The Warriors, powered by 39 points from Kevin Durant and 34 from Stephen Curry, beat defending champions Cleveland.
The Warriors, powered by 39 points from Kevin Durant and 34 from Stephen Curry, beat defending champions Cleveland 129-120 Monday to win the best-of-seven NBA Finals four games to one, avenging their loss to the Cavaliers in last year's final.
"We're going down as one of the best teams ever and that's a special thing you cannot take away from us," Warriors reserve Andre Iguodala said.
The Warriors followed up their 2015 title by winning a record 73 regular-season games in the 2015-16 campaign, but stumbled with a 3-1 finals lead and fell victim to the greatest comeback in finals history by Cleveland.
That pushed Golden State to add Durant as a free agent last July and the results have been devastating. A 67-win season followed by a record 15-0 start to the playoffs, dropping game four in Cleveland to miss being the first unbeaten playoff champion.
Which all set the stage for Monday's home victory, the first of the club's five titles won in front of loyal San Francisco Bay area supporters.
"It was unbelievable. The energy in this building from the time we stepped foot on the floor was on 12 out of 10. It was just ridiculous," Curry said.
"And that last three minutes was a blur just of pure emotion and energy. So for us to be able to do it in front of our home crowd, something I'll remember for a very long time."
As unforgettable for the rest of the NBA was the way the Warriors attacked the season, blending Durant's inside power with Curry and Klay Thompson's outside shooting to create a deadly combination and potentially long-lasting one.
"We're obviously just getting started," Curry said. "This is something we want to continue to do."
Beating Cleveland two out of three in the first rivalry to be featured in three consecutive finals didn't hurt the sense of drama the Warriors aroused all season.
"I wouldn't call it revenge," Iguodala said. "It's just making the most of the opportunity that was in front of us. You learn from your disappointing times. I feel like we've grown from that."
It makes the latest crown much different than the 2015 title, the first in 40 years for the club and in the careers of most of the players.
"It's hard to compare to what that feeling was the first time, but it's pretty darn close," Curry said. "It's different just because of what happened last year."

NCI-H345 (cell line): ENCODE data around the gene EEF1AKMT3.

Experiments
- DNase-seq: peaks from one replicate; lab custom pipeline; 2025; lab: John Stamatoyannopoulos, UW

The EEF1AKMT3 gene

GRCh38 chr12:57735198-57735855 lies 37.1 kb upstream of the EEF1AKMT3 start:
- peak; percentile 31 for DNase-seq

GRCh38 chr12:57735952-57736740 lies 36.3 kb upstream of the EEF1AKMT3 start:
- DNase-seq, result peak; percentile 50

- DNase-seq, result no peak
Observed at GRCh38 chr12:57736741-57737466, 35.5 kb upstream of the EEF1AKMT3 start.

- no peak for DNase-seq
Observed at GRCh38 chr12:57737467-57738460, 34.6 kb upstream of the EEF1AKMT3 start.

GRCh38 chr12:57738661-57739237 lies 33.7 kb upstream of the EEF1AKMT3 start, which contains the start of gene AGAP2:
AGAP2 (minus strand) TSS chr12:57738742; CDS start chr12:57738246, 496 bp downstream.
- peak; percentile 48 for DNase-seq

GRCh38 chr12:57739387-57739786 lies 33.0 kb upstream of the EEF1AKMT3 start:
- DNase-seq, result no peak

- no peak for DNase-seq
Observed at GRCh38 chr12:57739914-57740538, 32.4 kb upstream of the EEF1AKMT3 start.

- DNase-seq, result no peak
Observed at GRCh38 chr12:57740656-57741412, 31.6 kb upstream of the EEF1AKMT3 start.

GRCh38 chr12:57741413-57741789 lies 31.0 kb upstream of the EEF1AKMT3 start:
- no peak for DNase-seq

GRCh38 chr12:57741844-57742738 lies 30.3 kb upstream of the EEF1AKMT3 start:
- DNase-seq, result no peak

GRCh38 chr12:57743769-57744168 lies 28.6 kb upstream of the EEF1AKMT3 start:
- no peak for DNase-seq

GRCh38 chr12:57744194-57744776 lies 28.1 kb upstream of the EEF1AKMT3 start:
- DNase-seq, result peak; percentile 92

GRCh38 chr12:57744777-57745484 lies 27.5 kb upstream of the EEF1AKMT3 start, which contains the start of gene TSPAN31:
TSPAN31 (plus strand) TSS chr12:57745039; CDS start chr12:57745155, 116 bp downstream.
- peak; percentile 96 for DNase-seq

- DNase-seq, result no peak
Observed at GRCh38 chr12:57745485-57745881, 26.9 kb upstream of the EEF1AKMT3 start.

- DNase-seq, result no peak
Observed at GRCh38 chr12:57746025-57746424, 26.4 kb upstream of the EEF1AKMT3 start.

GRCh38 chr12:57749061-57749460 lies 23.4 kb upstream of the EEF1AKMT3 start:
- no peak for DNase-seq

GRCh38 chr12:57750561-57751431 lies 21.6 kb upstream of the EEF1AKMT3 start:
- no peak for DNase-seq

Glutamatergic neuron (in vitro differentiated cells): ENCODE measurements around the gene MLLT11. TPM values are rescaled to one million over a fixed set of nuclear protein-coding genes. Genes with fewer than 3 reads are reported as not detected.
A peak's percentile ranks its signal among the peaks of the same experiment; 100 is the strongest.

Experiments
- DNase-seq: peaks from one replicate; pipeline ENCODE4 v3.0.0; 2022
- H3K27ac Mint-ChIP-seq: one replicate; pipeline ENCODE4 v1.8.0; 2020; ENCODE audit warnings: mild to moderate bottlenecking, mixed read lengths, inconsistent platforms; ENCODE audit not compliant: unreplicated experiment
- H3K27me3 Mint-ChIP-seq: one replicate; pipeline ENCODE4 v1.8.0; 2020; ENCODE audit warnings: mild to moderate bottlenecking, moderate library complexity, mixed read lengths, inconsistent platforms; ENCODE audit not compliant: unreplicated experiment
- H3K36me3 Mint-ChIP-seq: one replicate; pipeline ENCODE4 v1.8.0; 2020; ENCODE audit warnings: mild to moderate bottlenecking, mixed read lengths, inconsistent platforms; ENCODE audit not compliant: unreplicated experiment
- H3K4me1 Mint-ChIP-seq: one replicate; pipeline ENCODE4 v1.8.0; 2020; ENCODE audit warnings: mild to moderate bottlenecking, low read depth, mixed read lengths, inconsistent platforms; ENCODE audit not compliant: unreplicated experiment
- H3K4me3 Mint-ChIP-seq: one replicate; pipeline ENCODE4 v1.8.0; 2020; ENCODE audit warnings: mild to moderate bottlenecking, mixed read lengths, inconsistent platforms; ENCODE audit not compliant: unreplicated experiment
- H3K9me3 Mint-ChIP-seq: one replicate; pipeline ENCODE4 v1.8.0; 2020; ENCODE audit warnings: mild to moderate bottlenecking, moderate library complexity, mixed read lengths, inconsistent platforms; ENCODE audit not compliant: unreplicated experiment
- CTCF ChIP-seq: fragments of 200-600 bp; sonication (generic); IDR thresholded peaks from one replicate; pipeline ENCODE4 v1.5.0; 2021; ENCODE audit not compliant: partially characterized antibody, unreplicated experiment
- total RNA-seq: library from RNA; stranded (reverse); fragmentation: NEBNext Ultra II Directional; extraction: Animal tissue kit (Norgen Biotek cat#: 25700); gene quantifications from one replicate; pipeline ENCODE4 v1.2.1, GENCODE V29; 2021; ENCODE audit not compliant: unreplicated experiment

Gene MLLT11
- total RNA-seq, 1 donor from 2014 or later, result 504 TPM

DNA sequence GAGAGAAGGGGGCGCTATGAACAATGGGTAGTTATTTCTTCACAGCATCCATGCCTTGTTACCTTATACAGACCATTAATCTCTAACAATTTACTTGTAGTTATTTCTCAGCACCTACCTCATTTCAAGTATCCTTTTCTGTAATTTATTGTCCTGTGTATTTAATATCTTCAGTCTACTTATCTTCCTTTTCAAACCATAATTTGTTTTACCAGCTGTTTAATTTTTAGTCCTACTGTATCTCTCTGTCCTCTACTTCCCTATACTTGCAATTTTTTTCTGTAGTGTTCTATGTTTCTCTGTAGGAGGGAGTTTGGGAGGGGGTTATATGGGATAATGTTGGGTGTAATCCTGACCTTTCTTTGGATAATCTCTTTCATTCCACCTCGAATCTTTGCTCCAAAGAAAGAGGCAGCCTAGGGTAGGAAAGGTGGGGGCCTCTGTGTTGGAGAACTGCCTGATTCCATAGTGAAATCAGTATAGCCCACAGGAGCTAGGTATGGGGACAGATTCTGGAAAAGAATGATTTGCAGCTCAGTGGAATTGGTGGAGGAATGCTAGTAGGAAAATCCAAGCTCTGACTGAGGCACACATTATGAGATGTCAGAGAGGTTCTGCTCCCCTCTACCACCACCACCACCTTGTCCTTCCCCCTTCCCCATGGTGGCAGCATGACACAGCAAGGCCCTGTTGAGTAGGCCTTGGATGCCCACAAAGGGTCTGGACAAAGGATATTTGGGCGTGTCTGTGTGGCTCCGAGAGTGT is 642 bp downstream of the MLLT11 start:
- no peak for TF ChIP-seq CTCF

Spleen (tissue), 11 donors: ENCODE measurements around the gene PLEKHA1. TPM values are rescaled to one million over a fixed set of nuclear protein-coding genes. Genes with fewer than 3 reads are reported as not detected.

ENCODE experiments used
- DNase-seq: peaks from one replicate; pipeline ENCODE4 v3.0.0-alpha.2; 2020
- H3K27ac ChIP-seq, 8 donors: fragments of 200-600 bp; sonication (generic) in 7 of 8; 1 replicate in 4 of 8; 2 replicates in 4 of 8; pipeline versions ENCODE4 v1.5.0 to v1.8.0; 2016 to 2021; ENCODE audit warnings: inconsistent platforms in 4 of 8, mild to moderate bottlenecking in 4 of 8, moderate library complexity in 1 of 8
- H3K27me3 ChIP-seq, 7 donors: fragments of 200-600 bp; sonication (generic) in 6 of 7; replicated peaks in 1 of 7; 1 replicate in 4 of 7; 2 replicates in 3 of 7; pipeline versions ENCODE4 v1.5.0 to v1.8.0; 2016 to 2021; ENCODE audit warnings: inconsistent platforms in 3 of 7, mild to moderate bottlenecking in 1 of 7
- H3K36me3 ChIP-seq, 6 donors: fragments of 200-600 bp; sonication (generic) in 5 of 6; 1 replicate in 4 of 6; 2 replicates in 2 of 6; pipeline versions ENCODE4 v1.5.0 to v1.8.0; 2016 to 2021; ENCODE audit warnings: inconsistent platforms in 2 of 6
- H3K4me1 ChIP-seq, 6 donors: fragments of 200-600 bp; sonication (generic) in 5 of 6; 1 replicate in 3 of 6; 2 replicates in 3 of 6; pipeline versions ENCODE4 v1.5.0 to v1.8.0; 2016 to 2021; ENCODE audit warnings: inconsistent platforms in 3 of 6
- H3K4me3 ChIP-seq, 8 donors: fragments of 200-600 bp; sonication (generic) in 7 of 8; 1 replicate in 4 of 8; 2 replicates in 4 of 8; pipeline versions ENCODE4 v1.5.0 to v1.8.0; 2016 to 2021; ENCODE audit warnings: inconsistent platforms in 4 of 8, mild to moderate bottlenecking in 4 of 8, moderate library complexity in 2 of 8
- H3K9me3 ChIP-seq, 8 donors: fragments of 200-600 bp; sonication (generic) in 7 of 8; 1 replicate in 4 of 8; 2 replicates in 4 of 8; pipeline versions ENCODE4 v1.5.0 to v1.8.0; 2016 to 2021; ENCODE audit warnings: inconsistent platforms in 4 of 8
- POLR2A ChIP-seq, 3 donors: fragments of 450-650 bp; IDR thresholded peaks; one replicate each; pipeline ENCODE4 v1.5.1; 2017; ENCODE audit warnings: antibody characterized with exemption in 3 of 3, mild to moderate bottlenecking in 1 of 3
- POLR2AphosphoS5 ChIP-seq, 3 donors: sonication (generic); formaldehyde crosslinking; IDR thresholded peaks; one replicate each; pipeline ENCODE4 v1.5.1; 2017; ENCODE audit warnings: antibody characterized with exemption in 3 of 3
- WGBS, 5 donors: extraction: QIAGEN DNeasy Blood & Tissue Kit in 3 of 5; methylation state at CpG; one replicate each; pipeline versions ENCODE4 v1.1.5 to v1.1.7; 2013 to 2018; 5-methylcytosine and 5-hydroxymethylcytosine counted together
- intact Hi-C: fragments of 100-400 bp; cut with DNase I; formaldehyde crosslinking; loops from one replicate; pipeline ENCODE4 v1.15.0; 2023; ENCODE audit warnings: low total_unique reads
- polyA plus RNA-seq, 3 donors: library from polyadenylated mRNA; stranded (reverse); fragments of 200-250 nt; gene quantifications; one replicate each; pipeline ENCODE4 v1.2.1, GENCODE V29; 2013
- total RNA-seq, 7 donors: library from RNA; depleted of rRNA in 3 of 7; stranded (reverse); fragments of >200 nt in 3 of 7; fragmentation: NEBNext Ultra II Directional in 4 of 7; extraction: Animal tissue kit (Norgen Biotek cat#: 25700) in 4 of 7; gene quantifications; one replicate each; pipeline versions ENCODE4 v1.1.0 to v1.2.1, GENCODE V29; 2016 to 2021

"We went through, for lack of a better term, basketball hell, just being so close to getting the job done and not realizing that goal and having to think about that for an entire year and compartmentalize and just try and keep the right perspective about this season and learn the lessons we learned," he added.
As good as the team that Cleveland beat was, the latest edition with NBA Finals Most Valuable Player Durant, who averaged 35.2 points and 8.4 rebounds in the finals, is even better.
"The team we had, we were great, right where you want to be," said Warriors forward Draymond Green. "But we were able to keep our eyes open to someone who could make this whole thing complete."
"We felt like Kevin could come in and help us," he added. "Steph definitely took a back seat to start the season until he realized we didn't need him to take a back seat. When he turned that corner, we became almost unbeatable."
Warriors coach Steve Kerr sees Durant as that missing piece to turning a formidable club into a historic juggernaut.
"He has had an amazing career, but he took it to the next level. He was incredible all season long. He had an amazing series, just dominated," Kerr said.
"Everybody for the last 10 years knew how good he was but until you break through and win that first championship there's still something there. I'm so happy Kevin has broken through and there's more to come from him."
Among the other first-time NBA champions was Warriors center Zaza Pachulia, the first player from the nation of Georgia to win an NBA title.
"We put in everything we had, our heart, soul and sweat, everything," he said. "It's a championship. It's a great feeling."
Those feelings were especially moving for Iguodala.
"Once it hits zero and you see that excitement in their faces, it's almost like in a lost world because you have no idea what to do," he said. "And you can't describe it. That's when you see how precious these moments are."